What the gradual increase in plan targets do not account for in planned economies is that agricultural production is unpredictable. While Ukraine was able to meet the targets in 1930, a year later, when the harvest was average, it suddenly became impossible to fill the high quotas. The harvest in the year of the famine was average – that is, it would have been completely enough to feed Ukraine’s population, but not enough to meet the plan. There was no agricultural failure, no natural disaster. But because of the structure of planned economies, this performance was not good enough. The plan was not met – Soviet propaganda claimed that the revolution is being boycotted, shouted sabotage, and insisted that Ukraine supply more products. But there was nothing more to supply.
Draconian measures were introduced to make Ukraine supply more so that the plan can be met. Peasants who wanted to leave Ukraine in search for food were prosecuted. Soldiers were sent to Ukrainian farms to monitor wheat collections, and taking even just a straw of wheat was punishable by death. Grain ownership was criminalised in August 1932, any possession of “state property” was severely punished – in turn, villagers who did not meet with their quotas had their livestock requisitioned. Eventually, in the hunt to meet with the quotas even seed grain was confiscated. No draft animals to farm the land, no seed to sow. No surprise that the famine continued next year too. All it is to say – the Holodomor is a pure FEE case, there were no natural reasons why the Holodomor should have happened. It was the disastrous steps of planned economies – which spring from its very core – that lead to the death of millions.
Amidst the disaster, in 1932 Stalin was asked to relieve quotas, but he insisted on Ukrainians supplying as planned. His step could have had many dark incentives – wiping out his opposition in Ukraine or just following Marxist ideology, which says that agricultural surpluses should be used to develop the industry (amidst the famine, confiscated Ukrainian supplies were sold on the international market in exchange for industrial products) are just a few of several explanations. However, the harsh policies which were introduced to repress Ukraine point at Stalin’s deliberate attempt to worsen the famine. For instance, while Kazakhs were allowed to leave Kazakhstan during the famine to try and find food in other parts of the USSR, Ukrainians were not allowed to leave Soviet Ukraine. The draconian measures punishing those who “steal” government property were also uniquely there only in Soviet Ukraine. It shows that the Soviet leadership did use the famine-created opportunity to repress the Ukrainian people. Hence the Ukrainian position, which is officially recognised by Hungary, the USA and Canada as well, that the Holodomor was a genocide.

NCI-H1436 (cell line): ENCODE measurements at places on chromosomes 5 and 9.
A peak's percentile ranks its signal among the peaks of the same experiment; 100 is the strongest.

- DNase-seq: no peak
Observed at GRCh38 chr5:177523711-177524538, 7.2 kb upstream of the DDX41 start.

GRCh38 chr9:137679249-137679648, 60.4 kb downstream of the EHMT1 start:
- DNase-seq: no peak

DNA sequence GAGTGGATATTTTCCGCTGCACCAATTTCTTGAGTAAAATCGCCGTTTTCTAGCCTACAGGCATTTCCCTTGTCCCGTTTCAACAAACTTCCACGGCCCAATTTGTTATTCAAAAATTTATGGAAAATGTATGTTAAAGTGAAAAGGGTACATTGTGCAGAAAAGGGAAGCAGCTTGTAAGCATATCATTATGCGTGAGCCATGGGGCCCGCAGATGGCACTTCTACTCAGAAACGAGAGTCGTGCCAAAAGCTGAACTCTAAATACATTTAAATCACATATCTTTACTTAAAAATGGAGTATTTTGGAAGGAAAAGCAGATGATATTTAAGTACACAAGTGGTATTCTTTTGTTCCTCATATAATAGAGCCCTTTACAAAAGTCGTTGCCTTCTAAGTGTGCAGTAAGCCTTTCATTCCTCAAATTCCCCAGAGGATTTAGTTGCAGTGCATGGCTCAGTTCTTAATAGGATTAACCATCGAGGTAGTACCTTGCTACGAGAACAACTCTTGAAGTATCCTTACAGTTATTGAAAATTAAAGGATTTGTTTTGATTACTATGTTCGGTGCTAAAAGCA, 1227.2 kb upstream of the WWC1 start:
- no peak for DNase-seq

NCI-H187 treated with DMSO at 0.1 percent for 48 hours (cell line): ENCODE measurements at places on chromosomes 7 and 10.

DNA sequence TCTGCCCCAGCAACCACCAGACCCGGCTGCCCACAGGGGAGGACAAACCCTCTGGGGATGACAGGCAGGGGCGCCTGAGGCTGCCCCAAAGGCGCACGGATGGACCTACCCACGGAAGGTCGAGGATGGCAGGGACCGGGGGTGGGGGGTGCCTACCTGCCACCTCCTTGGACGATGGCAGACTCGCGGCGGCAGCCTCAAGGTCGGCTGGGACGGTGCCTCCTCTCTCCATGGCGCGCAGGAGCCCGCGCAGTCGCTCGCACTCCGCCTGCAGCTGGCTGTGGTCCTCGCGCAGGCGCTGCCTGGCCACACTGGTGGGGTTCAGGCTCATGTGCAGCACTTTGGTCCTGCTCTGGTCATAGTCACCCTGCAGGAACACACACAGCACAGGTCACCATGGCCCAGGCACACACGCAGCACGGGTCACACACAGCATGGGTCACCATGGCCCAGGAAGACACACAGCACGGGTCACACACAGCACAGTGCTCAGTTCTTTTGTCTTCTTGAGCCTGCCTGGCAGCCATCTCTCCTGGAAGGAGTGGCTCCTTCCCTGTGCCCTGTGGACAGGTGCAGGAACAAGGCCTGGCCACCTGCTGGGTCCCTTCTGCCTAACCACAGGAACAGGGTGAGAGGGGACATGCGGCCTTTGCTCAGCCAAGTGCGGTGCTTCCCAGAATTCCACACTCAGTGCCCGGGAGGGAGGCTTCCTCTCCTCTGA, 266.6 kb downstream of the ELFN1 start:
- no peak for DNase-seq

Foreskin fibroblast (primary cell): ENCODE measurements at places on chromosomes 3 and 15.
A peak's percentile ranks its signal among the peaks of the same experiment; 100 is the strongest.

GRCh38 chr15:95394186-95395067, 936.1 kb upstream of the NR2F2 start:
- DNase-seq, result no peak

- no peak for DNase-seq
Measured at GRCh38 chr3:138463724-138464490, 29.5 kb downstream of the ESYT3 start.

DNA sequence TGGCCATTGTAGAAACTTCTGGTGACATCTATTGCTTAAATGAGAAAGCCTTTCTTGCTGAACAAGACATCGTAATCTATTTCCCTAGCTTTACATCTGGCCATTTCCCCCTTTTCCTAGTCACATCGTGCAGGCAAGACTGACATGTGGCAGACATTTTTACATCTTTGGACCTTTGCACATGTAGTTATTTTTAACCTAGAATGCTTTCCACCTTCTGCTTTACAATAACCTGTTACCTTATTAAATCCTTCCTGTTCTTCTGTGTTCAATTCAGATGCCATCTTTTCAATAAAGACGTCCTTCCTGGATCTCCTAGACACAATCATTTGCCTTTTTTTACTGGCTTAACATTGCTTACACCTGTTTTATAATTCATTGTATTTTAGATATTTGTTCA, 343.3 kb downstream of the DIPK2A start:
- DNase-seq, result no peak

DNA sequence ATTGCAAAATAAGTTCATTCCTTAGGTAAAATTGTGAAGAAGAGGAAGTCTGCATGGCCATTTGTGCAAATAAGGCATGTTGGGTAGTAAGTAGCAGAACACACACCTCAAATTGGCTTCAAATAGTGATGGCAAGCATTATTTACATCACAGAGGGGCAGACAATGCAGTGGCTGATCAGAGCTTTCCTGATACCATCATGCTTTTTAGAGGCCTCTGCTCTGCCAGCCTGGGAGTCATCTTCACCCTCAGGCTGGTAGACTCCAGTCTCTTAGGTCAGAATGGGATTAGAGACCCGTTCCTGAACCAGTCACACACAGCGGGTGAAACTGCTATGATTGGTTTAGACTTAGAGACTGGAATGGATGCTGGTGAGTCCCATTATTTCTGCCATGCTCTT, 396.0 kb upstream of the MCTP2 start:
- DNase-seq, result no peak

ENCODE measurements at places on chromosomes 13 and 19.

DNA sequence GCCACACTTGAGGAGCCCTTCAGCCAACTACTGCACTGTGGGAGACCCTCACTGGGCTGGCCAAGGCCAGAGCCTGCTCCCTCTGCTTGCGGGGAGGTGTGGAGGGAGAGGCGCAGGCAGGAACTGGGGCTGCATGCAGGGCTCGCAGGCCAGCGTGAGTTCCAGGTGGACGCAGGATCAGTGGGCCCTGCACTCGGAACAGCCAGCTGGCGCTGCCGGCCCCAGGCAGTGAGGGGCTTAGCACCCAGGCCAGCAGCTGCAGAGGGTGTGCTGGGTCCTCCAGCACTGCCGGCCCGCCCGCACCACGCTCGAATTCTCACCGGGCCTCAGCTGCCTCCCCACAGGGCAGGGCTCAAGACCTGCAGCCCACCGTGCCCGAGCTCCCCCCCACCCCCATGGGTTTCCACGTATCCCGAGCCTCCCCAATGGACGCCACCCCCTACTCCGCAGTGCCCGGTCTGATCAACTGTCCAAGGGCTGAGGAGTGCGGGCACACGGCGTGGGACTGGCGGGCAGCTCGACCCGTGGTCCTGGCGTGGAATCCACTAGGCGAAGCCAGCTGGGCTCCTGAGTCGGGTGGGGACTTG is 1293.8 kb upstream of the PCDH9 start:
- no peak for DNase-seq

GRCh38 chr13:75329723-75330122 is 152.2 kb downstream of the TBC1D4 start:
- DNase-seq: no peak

The Holodomor resulted in the death of approximately 6 to 8 million people. These estimates do not take into account miscarriages, still births and the long-term adverse health effects of the famine. Most of the casualties were concentrated in the territories of Soviet Ukraine, but the food shortages impacted other parts of the Soviet Union too, especially in the Central Asian republics. Beside Ukraine, Kazakhstan was the most affected republic with 1.5 to 2 million victims, which accounted for 38% of Kazakhstan’s population. The Soviet Union, however, was not the only planned economy to have had famines. Communist China, North Korea and Vietnam also had them, as a direct consequence of the bad management of the economy. These FEE or policy-induced famines are the results of the structural failures of command economies, powerfully showing that this economic system does not work.
Lili Zemplényi, trainee at Danube Institute
Amartya Sen, Poverty and Famines – An Essay on Entitlement and Deprivation, (Clarendon Press Oxford), 1981.
 Bethany Richardson-Smith, The Holodomor: genocide or the result of bad planning?, (University of Huddersfield Press), 2020, 1.
 Richardson-Smith, The Holodomor: genocide or the result of bad planning?, 4.